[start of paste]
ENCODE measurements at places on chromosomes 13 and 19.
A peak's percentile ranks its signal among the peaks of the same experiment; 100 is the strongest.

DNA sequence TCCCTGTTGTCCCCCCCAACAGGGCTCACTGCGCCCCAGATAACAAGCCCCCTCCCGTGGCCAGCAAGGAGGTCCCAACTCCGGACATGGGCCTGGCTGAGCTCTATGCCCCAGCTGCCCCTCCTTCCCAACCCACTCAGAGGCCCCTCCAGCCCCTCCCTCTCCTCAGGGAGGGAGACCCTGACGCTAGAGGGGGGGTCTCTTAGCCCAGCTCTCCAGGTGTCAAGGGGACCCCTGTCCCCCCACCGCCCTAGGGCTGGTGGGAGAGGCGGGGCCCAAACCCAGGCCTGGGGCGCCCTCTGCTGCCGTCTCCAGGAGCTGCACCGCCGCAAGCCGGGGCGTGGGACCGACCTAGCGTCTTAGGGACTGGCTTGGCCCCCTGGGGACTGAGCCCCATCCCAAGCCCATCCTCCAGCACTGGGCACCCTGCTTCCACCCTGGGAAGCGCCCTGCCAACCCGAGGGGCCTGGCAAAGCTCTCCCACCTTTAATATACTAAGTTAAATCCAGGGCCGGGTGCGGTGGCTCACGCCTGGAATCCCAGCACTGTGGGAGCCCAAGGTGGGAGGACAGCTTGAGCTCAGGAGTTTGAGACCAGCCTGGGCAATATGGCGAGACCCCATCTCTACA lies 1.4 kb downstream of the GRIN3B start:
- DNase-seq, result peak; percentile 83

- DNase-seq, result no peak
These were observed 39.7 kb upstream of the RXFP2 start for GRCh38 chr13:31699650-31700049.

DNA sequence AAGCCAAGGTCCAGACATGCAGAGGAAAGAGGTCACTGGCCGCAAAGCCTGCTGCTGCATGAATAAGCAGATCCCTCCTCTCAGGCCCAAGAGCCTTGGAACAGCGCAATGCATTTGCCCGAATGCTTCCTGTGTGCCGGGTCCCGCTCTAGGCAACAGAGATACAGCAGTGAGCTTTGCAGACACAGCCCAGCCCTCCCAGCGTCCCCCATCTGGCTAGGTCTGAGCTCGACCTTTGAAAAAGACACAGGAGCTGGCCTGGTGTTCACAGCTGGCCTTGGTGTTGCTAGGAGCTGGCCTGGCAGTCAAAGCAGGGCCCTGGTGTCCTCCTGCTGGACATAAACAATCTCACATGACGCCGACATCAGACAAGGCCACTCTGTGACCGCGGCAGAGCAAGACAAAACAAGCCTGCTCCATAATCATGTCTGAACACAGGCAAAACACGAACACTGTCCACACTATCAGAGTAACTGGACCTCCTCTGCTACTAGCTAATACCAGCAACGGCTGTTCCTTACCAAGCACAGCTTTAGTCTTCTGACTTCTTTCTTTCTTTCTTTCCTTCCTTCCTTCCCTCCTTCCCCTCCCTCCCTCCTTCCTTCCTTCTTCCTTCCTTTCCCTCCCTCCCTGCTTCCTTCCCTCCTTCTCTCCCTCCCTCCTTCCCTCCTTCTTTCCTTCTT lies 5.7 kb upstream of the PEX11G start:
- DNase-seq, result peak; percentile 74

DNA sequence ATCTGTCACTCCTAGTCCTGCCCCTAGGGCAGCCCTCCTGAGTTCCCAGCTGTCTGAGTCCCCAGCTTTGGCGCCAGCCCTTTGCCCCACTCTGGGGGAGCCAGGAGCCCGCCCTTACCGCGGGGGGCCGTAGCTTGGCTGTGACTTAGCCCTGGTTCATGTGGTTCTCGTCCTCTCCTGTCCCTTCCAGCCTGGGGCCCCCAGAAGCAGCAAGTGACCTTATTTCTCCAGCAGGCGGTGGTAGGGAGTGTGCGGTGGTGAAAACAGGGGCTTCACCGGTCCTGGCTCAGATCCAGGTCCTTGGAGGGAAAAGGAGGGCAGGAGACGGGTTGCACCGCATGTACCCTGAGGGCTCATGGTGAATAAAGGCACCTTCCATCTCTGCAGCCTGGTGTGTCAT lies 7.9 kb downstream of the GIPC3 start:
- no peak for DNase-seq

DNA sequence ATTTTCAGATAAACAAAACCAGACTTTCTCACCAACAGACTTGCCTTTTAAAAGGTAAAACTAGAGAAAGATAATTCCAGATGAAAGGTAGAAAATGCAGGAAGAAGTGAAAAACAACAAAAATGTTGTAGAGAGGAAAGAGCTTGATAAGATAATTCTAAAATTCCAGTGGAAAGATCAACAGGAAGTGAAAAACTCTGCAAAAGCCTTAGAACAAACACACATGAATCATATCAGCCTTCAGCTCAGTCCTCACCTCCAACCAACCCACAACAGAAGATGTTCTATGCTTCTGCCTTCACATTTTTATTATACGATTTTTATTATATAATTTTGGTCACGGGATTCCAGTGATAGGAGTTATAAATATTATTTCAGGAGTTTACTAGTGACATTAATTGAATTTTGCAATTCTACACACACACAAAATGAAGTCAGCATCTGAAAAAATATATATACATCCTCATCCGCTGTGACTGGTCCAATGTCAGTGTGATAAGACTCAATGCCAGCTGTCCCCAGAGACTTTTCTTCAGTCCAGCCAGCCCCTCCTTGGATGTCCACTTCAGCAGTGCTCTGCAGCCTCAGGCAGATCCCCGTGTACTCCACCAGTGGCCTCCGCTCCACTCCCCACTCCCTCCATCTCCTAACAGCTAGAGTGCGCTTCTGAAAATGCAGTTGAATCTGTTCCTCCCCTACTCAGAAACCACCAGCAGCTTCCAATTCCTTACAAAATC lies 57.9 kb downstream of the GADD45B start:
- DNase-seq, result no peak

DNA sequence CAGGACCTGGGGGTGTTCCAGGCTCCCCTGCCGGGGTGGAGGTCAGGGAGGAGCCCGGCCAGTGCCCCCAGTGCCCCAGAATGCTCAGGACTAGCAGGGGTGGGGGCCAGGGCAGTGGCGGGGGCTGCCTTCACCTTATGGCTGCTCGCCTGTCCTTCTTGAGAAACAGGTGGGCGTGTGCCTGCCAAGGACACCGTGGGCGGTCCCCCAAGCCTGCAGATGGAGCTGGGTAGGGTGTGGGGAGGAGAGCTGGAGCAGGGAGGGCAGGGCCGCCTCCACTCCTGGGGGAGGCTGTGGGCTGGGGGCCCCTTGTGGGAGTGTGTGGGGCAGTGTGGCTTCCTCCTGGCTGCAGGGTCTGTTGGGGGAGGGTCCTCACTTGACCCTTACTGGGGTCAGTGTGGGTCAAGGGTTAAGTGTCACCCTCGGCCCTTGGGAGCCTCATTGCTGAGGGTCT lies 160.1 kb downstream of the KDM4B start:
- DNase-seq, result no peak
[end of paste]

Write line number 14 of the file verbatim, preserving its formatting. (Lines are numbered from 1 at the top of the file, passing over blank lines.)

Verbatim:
- DNase-seq, result no peak